He has been a life-long Republican and has taken an active part in the councils of his party. He is a prominent Mason, a Knight Templar and a member of the Mystic Shrine, and is also an honored member of the Grand Army of the Republic, of which he has been inspector general of the department of North Dakota. He has also been a delegate to the national encampment from North Dakota, and was commander of W. H. Seward Post, of Jamestown, for five years. [Source: "Compendium of History and Biography of North Dakota", Publ. 1900. Transcribed by Brenda Shaffer]
John T. Price
The career of this sterling and representative citizen of Hamilton County has covered much of the pioneer period in the history of this county, within whose borders he established his home nearly half a century ago and in which he had the distinction of being the second person to serve as County superintendent of schools. His constructive powers touched effectively the civic and industrial development of the county and later he became prominently identified with similar pioneer service in Greeley County. He is now a venerable pioneer citizen who may well take satisfaction in reverting to the part which he has played in the progress of the great commonwealth of Nebraska. He is living virtually retired in the village of Phillips, Hamilton county, and it is pleasing to enter in this publication a succinct record of his career.
Mr. Price was born in Rush County, Indiana, on the 21st of November, 1845, and is a son of Daniel and Sarah (Stewart) Price, both natives of the state of Ohio. The father early settled in Indiana and there he reclaimed and developed a farm in Rush County. In 1876 he became one of the pioneer settlers of Hamilton County, Nebraska, whither his son John T. had preceded him by about four years and he obtained land and took up his abode in a sod house of the type common to that early period, where he instituted the reclamation of his land to cultivation. Here he remained until his death at the venerable age of eighty-five years and his name merits enduring place on the roll of the honored pioneers of the county. His wife died in Indiana, at the age of fifty-two years, their children having been ten in number: Elizabeth, oldest of the children, died in June, 1920; Abbie and Christy likewise are deceased, as is also Jane, who died in 1920; John T., of this review, was the next in order of birth; Frances M. is a missionary in China; A. W., a railroad man, resides at University Place, near Lincoln, Nebraska; and D. E. is a resident of Grand Island, Hall County. He served as County commissioner of Hamilton County and secretary to Congressman Stark. The father was influential in public affairs in Hamilton County. Prior to coming to Nebraska he had been for a number of years a resident of Iowa.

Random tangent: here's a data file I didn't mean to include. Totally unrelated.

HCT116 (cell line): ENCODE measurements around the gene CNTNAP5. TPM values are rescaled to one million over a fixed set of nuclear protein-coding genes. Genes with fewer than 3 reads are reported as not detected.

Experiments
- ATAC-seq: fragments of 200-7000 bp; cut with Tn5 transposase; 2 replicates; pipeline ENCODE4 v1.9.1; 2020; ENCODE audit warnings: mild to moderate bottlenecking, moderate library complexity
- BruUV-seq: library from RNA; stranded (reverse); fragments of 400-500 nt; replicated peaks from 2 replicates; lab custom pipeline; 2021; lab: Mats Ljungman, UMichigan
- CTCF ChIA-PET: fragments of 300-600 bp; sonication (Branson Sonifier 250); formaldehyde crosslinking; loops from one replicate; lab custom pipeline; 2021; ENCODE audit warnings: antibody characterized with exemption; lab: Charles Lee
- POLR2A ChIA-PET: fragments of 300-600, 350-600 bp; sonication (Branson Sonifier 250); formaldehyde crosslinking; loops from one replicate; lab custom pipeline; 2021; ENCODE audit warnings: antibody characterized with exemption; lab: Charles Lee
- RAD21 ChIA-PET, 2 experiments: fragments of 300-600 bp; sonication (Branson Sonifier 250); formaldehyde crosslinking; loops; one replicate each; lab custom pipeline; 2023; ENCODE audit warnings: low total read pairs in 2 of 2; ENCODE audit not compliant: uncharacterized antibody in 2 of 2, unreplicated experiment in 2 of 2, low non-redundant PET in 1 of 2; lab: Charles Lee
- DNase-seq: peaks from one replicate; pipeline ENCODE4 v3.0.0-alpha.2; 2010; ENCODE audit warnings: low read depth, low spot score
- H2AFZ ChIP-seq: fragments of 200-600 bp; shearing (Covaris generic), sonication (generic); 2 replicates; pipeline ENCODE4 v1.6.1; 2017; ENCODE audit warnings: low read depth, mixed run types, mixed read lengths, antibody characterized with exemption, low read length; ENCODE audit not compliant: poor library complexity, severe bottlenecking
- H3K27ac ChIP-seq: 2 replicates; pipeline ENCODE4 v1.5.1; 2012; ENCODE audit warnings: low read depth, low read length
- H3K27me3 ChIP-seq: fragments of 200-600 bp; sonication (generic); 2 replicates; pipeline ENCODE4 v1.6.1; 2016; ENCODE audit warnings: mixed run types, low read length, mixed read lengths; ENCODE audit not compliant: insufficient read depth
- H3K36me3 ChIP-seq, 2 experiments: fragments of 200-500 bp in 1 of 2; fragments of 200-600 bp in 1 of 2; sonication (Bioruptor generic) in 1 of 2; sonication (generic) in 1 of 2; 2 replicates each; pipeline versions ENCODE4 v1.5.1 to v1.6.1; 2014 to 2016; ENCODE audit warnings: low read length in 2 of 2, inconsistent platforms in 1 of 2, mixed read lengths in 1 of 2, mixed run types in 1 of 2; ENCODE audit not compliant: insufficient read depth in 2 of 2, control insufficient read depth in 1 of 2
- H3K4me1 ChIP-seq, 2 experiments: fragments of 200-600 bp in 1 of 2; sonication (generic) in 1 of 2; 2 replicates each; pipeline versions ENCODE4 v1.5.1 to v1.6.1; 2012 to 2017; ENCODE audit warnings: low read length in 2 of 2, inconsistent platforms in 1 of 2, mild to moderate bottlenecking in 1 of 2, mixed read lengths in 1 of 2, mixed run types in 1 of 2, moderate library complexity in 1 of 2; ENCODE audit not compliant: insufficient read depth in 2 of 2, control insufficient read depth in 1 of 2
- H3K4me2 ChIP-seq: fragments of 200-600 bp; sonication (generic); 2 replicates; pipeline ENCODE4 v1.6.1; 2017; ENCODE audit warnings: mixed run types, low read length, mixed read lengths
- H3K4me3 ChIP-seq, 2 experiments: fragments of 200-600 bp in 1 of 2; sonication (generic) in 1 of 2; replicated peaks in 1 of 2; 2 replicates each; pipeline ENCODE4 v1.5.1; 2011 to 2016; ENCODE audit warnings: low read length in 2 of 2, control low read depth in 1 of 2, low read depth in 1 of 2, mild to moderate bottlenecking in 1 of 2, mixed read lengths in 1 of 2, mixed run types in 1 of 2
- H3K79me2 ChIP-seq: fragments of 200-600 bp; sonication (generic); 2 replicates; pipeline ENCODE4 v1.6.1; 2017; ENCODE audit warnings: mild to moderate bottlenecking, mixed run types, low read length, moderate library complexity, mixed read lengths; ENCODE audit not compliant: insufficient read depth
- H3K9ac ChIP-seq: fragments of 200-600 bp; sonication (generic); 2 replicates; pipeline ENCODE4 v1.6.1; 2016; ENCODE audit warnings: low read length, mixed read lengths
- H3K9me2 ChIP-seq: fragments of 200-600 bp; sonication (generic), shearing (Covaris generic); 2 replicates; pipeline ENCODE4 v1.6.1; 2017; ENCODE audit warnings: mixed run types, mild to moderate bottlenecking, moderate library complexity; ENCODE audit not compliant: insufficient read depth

The common schools of his native state afforded to John T. Price his early education, which was supplemented by his attendance at the Illinois Wesleyan University, at Bloomington. He became a successful teacher in the public schools of Illinois and it was in the spring of 1873 that he set forth from that state, with team and prairie schooner, to initiate his pioneer experiences in Nebraska. Nearly four weeks were required to complete the trip to Hamilton County, this state, he having crossed the Mississippi river at Burlington, Iowa, where a ferry transferred his team and wagon, a similar medium having been utilized in crossing the Platte River, at Plattsmouth, Nebraska. Mr. Price adjusted himself readily and effectively to pioneer conditions after his arrival in Hamilton County and that his ability along pedagogic lines did not long wait special recognition is shown in the fact that in the year of his arrival here he was chosen as the second incumbent of the office of county superintendent of schools, in which office he continued one term, or two years. He purchased one hundred and twenty acres of railroad land in the present Phillips precinct and paid for the same at the rate of three dollars an acre, The contract terms providing that the full payment should be completed within a period of ten years. On his land he erected a small frame house of primitive type, the lumber and other material used in its construction having been hauled overland from Grand Island, twenty-six miles distant. His original barns on the place were constructed of straw and he personally took charge of the breaking of his new prairie land and making the same available for cultivation. His experiences, many of which are more pleasing in retrospect then they were in realization, were those of the average pioneer of the locality and period and he recalls that in the early period of his residence here the bones of buffaloes were to be found scattered about the open prairies and that deer and antelopes were frequently seen.